Brewers: The Life And Career Of Bud Selig Would Make Great ESPN Docuseries
By David Gasper
ESPN is currently in the midst of airing a very popular docu-series about Michael Jordan, and former Brewers owner Bud Selig would make a great subject for a documentary series himself.
It’s pretty difficult to have not paid any attention to ESPN’s 10-part documentary series “The Last Dance” about the career of Michael Jordan over the past few weeks. Even if you haven’t been watching it, you’ve likely heard about it.
With sports around the country shut down, ESPN has been pushing up the release of their documentary projects they had in the works and scheduled for later in the year. This way, they can fill the time while we wait for sports to come back.
We’ve already seen reports that ESPN will also have documentaries on Roy Halladay and the 1998 home run chase coming up soon. But the big documentary series we really need is one on the life and career of Allan H. “Bud” Selig.
Why Bud Selig?
There are so many interesting storylines and things to talk about with Selig’s career. To start off with, the process of going from a car leasing business to buying the Seattle Pilots and creating the Milwaukee Brewers would be extremely interesting. We know he had been trying for years to get baseball back in Milwaukee after the Braves left, and the Pilots were his last chance.
The early years of Selig owning the team and getting the Brewers up and running and trying to get them towards contention would be cool to see more of, but that’s not even the juiciest stuff.
There’s the orchestration of the Cecil Cooper trade, which worked out extremely in the Brewers favor and helped them get to the 1982 World Series.
Then there’s the transition to the Commissioner’s Office. He became the acting Commissioner in 1992 and worked baseball through the strike of 1994. It would be extremely interesting to hear all of his thoughts on that and what people who worked around him would say.
Selig became the official Commissioner in 1998 as baseball expanded yet again and his former team, the Milwaukee Brewers, transitioned from the AL to the NL.
There are so many things that Selig did for baseball, whether you love them or not, as Commissioner that it is well worth an entire docuseries. He brought in the Wild Card to the playoffs, introduced Interleague play, helped organize the World Baseball Classic, and introduced revenue sharing, which has helped the values of franchises rise dramatically.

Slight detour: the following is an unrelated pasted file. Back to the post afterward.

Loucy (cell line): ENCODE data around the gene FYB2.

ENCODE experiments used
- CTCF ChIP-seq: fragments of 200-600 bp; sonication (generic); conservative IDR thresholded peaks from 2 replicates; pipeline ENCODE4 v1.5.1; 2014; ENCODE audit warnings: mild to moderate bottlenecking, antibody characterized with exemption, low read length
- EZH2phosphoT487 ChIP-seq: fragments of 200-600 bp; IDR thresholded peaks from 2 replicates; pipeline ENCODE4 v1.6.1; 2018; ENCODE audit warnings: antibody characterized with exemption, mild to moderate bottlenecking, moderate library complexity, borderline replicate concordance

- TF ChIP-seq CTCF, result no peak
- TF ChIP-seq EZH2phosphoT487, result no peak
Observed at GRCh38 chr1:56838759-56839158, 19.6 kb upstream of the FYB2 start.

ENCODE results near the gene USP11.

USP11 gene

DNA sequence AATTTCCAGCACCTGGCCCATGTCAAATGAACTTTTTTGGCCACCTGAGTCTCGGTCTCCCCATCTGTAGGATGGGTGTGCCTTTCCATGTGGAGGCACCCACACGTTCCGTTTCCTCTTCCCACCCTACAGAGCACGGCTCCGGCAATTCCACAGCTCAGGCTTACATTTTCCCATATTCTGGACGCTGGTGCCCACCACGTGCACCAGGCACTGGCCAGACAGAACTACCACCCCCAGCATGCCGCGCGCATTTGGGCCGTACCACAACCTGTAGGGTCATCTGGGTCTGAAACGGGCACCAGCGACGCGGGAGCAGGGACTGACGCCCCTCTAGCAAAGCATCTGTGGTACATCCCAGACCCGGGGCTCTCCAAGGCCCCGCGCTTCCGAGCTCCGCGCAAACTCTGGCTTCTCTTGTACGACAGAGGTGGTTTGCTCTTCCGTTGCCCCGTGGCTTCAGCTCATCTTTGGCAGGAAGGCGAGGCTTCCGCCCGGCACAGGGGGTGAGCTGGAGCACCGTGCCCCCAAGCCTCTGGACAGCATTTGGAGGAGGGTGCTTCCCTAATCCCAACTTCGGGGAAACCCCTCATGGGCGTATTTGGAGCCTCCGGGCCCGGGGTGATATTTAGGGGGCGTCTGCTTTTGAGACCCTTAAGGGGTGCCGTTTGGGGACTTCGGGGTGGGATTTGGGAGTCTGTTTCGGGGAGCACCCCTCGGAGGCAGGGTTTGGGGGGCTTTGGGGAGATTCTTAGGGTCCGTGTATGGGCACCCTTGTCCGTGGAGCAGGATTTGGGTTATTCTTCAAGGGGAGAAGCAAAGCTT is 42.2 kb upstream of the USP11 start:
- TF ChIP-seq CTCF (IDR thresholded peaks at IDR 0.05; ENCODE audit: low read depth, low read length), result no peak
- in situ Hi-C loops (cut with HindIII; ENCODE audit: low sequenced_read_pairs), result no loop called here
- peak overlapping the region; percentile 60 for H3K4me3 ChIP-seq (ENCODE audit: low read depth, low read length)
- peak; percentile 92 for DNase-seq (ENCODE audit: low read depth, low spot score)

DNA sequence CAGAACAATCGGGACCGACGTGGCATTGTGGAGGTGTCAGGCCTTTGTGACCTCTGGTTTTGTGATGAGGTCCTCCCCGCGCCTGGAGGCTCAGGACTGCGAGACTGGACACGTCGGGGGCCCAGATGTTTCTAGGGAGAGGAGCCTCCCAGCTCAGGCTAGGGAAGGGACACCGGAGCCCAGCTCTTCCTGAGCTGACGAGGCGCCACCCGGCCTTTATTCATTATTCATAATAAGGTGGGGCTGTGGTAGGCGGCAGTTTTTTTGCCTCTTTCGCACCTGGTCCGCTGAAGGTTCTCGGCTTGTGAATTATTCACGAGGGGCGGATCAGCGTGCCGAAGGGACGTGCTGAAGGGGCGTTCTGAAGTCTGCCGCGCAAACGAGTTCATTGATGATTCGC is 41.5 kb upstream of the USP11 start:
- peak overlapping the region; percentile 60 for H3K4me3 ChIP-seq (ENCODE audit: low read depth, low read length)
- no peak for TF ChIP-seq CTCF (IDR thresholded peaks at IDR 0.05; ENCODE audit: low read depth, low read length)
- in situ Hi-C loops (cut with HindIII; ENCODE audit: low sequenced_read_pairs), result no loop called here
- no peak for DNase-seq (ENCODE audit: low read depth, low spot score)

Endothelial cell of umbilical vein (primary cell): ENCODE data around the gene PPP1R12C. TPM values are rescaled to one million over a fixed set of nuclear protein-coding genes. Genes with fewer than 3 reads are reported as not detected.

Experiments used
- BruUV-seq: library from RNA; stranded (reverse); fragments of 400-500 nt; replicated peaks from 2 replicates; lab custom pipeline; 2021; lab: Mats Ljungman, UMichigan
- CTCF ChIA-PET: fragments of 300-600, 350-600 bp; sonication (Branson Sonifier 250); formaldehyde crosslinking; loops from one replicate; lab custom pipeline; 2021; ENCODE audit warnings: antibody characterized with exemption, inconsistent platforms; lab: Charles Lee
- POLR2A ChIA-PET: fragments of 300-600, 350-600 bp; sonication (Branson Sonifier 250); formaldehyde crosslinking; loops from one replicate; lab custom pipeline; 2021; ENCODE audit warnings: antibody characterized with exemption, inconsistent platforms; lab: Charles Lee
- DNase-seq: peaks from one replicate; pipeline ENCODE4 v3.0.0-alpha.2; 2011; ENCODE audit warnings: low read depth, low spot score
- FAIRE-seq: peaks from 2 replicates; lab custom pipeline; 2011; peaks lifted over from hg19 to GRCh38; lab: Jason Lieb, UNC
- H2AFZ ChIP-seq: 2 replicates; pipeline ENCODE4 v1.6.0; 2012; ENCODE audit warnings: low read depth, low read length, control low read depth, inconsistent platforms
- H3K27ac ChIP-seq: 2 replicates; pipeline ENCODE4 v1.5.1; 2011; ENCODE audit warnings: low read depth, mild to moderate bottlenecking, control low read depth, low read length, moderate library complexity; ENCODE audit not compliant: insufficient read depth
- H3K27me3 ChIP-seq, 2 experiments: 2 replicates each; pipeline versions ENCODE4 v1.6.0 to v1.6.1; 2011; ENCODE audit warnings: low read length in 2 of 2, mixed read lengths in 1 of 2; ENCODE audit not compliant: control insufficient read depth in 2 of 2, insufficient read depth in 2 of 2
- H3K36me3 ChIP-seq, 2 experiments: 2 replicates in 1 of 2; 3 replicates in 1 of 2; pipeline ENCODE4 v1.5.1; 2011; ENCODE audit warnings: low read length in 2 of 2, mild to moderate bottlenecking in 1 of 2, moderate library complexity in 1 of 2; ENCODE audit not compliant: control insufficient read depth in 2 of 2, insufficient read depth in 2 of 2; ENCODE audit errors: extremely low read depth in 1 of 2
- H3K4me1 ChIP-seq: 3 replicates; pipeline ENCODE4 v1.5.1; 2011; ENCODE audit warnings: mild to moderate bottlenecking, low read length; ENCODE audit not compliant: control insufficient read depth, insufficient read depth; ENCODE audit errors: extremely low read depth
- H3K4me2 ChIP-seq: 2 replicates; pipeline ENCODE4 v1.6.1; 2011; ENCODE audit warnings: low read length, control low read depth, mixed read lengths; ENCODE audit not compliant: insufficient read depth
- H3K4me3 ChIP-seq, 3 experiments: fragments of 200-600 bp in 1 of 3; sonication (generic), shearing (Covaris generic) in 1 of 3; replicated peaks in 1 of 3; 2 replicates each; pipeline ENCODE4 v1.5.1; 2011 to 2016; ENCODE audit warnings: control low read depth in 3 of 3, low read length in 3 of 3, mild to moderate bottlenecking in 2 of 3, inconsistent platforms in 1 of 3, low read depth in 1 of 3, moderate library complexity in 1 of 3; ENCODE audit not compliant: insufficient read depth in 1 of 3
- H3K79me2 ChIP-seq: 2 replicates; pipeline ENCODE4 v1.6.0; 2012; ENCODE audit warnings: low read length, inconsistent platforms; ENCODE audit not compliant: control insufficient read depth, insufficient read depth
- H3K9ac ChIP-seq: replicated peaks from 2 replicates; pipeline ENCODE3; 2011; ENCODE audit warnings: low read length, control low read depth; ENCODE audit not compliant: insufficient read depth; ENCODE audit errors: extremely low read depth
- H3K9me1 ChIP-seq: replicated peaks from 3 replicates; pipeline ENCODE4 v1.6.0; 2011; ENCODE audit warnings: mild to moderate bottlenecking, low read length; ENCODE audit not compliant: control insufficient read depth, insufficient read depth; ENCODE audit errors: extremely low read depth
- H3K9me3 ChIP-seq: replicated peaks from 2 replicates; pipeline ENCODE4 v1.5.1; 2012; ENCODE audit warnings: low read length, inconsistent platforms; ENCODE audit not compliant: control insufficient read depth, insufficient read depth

There’s the 2002 All Star Game debacle that I’m sure the entire nation would love to hear more of his thinking on, and the decision to have the All Star Game determine home-field advantage in the World Series. Also, explaining how he navigated the steroid crisis in the late ’90s and early ’00s would be fascinating to watch.
Selig’s greatest accomplishment may have been keeping labor peace ever since that 1994 strike, as MLB had been dealing with labor disputes quite often over the several years prior. We’re going on 26 years now of labor peace.
Selig retired in 2015 and was elected to the Hall of Fame in 2017. He has a statue outside Miller Park and his name is hung in the rafters. We also have the “Selig Experience” in Miller Park that covers a lot of this, but not everyone can make a trip to Miller Park to see it. These stories deserve to be told to the baseball world at large.
There are so many stories to be told from Selig’s tenure as team owner, and then as MLB Commissioner. Hearing these stories from Selig, and likely Bob Uecker would be a big contributor as well, would make for a fantastic documentary series.
Hopefully ESPN or MLB Network or some sports network will decide to make a documentary series on the life and career of Bud Selig, baseball’s biggest fan.
Love him or hate him for the decisions he made as Commissioner, but you knew Selig loved the game of baseball and was doing what he thought was best for the sport. I don’t think that same thing can be said about current Commissioner Rob Manfred.